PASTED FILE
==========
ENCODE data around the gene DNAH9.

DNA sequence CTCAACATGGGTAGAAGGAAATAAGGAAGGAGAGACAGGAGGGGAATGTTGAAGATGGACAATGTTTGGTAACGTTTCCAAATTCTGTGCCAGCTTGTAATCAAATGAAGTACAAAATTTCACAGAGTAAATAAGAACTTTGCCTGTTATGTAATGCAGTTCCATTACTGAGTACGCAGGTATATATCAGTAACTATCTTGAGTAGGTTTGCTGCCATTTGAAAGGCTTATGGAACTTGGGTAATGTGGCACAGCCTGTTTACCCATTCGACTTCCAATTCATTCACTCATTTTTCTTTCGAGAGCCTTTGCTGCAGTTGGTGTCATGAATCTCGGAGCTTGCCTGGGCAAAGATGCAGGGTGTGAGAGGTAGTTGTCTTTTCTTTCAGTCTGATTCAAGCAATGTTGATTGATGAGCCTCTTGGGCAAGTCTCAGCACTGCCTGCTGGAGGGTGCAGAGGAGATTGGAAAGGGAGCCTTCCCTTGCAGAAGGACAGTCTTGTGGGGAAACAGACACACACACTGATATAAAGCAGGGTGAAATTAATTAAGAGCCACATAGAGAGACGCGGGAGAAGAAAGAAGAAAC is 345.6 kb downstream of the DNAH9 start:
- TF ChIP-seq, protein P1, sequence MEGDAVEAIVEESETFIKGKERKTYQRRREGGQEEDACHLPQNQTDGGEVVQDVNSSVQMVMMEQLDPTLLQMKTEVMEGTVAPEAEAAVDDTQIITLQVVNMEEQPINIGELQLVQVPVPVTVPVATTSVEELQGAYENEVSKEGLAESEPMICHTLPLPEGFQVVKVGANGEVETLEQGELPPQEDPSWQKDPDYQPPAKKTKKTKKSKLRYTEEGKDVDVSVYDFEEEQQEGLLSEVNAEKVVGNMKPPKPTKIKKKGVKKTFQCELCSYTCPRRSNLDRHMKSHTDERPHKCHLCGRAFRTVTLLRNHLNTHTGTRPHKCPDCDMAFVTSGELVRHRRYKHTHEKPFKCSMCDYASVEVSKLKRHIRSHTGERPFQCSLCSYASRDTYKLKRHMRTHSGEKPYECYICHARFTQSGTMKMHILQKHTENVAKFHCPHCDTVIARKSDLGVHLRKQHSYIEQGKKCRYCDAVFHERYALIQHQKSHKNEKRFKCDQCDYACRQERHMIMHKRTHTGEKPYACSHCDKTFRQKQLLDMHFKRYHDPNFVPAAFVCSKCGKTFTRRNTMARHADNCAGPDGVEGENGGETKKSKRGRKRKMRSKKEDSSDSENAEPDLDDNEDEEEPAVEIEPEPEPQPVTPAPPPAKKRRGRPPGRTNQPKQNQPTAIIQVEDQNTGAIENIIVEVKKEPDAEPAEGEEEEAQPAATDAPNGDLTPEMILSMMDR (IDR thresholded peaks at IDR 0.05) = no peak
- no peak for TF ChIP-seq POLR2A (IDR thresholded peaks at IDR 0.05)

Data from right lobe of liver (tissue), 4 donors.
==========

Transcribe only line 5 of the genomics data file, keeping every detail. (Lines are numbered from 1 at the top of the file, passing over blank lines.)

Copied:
Data from right lobe of liver (tissue), 4 donors.